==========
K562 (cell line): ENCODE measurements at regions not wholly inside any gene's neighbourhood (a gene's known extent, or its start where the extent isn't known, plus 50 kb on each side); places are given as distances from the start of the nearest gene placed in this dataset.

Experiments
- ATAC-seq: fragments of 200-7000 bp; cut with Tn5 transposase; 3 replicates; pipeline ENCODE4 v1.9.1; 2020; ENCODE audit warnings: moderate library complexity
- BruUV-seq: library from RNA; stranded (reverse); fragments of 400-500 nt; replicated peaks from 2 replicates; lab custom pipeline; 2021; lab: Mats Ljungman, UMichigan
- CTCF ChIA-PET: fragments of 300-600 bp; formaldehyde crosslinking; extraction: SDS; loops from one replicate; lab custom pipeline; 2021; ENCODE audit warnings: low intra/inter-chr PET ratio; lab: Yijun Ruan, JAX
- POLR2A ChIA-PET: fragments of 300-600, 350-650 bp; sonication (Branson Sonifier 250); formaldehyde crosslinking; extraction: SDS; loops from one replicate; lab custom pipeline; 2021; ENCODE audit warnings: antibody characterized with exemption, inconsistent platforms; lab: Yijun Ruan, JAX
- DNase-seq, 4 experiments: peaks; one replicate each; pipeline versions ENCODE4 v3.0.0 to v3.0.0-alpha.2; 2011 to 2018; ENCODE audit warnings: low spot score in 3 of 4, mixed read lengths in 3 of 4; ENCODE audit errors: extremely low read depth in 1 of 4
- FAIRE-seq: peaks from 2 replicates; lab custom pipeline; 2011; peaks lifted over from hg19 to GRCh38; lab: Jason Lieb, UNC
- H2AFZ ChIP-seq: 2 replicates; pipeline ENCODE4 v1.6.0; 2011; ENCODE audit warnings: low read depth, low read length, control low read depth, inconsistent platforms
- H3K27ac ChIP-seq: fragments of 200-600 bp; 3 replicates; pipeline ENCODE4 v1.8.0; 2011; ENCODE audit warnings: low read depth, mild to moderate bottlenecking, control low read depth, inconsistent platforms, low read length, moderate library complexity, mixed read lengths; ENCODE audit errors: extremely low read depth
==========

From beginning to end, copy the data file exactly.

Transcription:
K562 (cell line): ENCODE measurements at regions not wholly inside any gene's neighbourhood (a gene's known extent, or its start where the extent isn't known, plus 50 kb on each side); places are given as distances from the start of the nearest gene placed in this dataset.

Experiments
- ATAC-seq: fragments of 200-7000 bp; cut with Tn5 transposase; 3 replicates; pipeline ENCODE4 v1.9.1; 2020; ENCODE audit warnings: moderate library complexity
- BruUV-seq: library from RNA; stranded (reverse); fragments of 400-500 nt; replicated peaks from 2 replicates; lab custom pipeline; 2021; lab: Mats Ljungman, UMichigan
- CTCF ChIA-PET: fragments of 300-600 bp; formaldehyde crosslinking; extraction: SDS; loops from one replicate; lab custom pipeline; 2021; ENCODE audit warnings: low intra/inter-chr PET ratio; lab: Yijun Ruan, JAX
- POLR2A ChIA-PET: fragments of 300-600, 350-650 bp; sonication (Branson Sonifier 250); formaldehyde crosslinking; extraction: SDS; loops from one replicate; lab custom pipeline; 2021; ENCODE audit warnings: antibody characterized with exemption, inconsistent platforms; lab: Yijun Ruan, JAX
- DNase-seq, 4 experiments: peaks; one replicate each; pipeline versions ENCODE4 v3.0.0 to v3.0.0-alpha.2; 2011 to 2018; ENCODE audit warnings: low spot score in 3 of 4, mixed read lengths in 3 of 4; ENCODE audit errors: extremely low read depth in 1 of 4
- FAIRE-seq: peaks from 2 replicates; lab custom pipeline; 2011; peaks lifted over from hg19 to GRCh38; lab: Jason Lieb, UNC
- H2AFZ ChIP-seq: 2 replicates; pipeline ENCODE4 v1.6.0; 2011; ENCODE audit warnings: low read depth, low read length, control low read depth, inconsistent platforms
- H3K27ac ChIP-seq: fragments of 200-600 bp; 3 replicates; pipeline ENCODE4 v1.8.0; 2011; ENCODE audit warnings: low read depth, mild to moderate bottlenecking, control low read depth, inconsistent platforms, low read length, moderate library complexity, mixed read lengths; ENCODE audit errors: extremely low read depth